Quietspace Coaching                        Judytk@yahoo.com                                    410-203-1656

Find Your Quietspace

In the midst of rage, frustration, or negative invasive thoughts, the brain is in a muddled state. Every one of us needs to find a quiet space in our minds in order to get back to and in contact with our authentic, genuine self.

 

With neurological challenges like OCD or misophonia, it is often difficult to find that quiet space. How do we know that the intrusive voice is not really our own? Do our thoughts of hatred for self or others reflect what we truly believe, or are they manifestations of “bad wiring”?

Our true self would not self-harm or spontaneously hate others. In order to fully understand and believe that statement, we need to be able to move into a quiet space, if just for a few minutes, to allow our brains to recalibrate.

Each one of us has that capability, regardless of the depth and intensity of our neurological challenges.

For those who simply harbor anger or negativity as a way of being—the thoughts that control those moods and emotions can also be made tender with practice and reflection.

For Women: 10 things about that voice in your head by Tara Mohr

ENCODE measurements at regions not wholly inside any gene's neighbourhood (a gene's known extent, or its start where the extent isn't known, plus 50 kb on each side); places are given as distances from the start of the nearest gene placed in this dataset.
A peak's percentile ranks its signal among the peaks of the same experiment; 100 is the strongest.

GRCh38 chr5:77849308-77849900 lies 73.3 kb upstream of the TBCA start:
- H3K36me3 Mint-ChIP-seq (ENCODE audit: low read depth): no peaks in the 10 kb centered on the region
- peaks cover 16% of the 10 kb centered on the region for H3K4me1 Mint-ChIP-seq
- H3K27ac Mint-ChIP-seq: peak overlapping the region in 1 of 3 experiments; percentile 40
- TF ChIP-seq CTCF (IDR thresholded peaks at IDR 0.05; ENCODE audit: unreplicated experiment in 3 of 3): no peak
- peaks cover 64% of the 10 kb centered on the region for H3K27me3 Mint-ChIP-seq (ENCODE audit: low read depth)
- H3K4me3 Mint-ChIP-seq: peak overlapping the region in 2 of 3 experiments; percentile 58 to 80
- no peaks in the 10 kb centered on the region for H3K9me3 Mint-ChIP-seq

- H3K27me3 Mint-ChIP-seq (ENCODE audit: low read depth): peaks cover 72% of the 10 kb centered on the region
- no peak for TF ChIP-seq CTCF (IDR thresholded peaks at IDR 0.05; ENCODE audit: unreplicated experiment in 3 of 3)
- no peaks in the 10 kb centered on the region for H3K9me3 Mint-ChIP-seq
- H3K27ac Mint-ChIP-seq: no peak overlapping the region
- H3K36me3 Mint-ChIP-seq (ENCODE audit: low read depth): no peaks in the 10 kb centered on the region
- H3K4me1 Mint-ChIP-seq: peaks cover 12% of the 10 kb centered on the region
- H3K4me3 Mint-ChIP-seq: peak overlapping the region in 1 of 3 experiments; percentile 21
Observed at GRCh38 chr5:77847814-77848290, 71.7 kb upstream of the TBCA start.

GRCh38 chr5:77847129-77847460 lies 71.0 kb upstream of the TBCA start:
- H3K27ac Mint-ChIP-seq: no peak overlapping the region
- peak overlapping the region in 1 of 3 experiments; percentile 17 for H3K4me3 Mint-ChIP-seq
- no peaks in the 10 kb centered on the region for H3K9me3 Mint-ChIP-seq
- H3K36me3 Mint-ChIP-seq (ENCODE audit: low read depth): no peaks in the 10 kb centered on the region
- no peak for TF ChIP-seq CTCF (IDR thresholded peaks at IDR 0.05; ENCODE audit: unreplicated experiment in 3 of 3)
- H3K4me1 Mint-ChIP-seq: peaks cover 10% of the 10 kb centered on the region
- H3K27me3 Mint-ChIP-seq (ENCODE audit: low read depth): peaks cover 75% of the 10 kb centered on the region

1. It prevents brilliant women from sharing their ideas and stepping up into leadership. And by doing that, it prevents all of us from living in the more just, sane, loving, sustainable world those women would create.

2. That voice doesn’t exist in you because your mom didn’t give you enough this or that in childhood, or because there’s something wrong with you. It exists in you because you are human. Get a body, you’ll get an inner critic too.

3. The inner critic’s goal is to keep you safe from any possible harm, rejection, and even any joy. It likes the numbed-out comfort zone.

4. Whenever you reach an edge of your comfort zone, your inner critic will speak up, loudly.

5. It is a wild liar. It has no bias for truth-telling. It says whatever it thinks might make you leap right back into the cozy territory of the familiar.

6. Getting angry at that voice usually doesn’t work.

7. Arguing with that voice (“No, I really can do this! I can!) also usually doesn’t work.

8. There’s no workshop, therapist, pill, or upper arm workout that eliminates self-doubt over the long-term. We can’t be cured of it, but we can learn how to quiet it and act from a different part of ourselves.

9. What works is to name the voice for what it is (“Oh, I’m hearing my inner critic now,”), remember it doesn’t tell the truth, and take action in line with our aspirations – not in line with our self-doubts.

10. It’s possible to learn to hear the inner critic’s voice chattering away and to respond to it with wisdom—to not heed it, to not believe it. It is possible to locate a different voice inside, one that can lead you to what you want. We really can learn to listen to that voice